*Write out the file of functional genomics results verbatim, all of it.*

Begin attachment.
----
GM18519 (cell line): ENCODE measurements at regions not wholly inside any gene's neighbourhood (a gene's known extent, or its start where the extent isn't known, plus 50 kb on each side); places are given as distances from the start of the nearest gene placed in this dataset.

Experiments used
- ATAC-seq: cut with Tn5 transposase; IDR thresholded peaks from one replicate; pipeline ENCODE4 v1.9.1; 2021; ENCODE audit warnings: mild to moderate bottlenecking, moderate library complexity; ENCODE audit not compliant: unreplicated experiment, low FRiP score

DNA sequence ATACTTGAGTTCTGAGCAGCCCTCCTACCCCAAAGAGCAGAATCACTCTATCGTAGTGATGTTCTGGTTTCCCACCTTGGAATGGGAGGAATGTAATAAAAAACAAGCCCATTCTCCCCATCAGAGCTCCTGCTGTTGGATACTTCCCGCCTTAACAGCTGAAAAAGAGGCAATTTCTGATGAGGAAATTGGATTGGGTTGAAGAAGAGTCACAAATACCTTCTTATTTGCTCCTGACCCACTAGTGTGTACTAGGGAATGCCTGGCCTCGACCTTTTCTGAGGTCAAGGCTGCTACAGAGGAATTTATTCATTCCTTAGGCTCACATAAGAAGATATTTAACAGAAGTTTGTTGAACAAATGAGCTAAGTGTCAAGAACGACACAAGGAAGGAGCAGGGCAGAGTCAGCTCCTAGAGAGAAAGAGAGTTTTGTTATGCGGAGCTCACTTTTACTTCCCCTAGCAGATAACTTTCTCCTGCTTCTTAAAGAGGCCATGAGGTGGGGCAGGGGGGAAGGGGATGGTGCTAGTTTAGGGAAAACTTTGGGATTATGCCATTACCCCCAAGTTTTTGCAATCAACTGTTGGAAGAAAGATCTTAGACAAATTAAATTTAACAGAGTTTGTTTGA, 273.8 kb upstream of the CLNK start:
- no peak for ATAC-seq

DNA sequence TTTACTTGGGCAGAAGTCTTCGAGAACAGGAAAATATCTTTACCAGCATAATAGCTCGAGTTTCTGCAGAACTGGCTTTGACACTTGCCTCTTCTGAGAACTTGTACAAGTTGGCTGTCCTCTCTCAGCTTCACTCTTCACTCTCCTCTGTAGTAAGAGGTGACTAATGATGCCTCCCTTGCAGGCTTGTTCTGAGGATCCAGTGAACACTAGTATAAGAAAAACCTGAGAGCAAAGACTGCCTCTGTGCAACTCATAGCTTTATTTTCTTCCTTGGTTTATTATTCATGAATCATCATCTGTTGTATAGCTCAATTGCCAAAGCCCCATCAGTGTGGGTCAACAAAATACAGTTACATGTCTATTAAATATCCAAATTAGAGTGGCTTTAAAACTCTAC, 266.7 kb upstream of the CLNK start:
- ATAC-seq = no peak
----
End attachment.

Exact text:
GM18519 (cell line): ENCODE measurements at regions not wholly inside any gene's neighbourhood (a gene's known extent, or its start where the extent isn't known, plus 50 kb on each side); places are given as distances from the start of the nearest gene placed in this dataset.

Experiments used
- ATAC-seq: cut with Tn5 transposase; IDR thresholded peaks from one replicate; pipeline ENCODE4 v1.9.1; 2021; ENCODE audit warnings: mild to moderate bottlenecking, moderate library complexity; ENCODE audit not compliant: unreplicated experiment, low FRiP score

DNA sequence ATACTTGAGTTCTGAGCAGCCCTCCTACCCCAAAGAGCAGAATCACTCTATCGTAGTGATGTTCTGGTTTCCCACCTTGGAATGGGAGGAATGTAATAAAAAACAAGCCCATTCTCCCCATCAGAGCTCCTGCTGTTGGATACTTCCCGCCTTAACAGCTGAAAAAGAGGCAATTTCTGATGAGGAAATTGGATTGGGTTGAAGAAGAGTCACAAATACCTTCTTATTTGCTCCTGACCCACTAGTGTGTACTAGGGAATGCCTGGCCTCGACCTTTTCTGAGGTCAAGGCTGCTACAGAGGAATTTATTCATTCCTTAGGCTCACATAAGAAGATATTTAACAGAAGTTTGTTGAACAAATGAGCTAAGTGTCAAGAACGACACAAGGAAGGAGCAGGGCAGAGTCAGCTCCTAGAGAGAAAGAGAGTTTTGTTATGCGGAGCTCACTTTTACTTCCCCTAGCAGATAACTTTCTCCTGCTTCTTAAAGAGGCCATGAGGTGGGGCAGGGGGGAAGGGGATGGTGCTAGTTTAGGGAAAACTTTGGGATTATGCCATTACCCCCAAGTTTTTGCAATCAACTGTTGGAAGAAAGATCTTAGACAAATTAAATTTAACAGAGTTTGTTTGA, 273.8 kb upstream of the CLNK start:
- no peak for ATAC-seq

DNA sequence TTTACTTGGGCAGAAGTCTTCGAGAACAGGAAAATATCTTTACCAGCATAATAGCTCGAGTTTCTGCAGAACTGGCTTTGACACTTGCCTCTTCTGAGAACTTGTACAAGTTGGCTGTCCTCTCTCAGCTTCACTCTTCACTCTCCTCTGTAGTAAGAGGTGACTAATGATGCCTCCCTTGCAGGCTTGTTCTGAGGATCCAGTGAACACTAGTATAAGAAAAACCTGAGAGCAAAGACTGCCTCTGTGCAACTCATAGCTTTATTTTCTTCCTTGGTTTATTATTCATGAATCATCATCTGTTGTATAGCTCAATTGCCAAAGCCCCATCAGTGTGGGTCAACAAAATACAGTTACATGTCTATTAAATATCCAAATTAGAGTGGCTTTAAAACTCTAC, 266.7 kb upstream of the CLNK start:
- ATAC-seq = no peak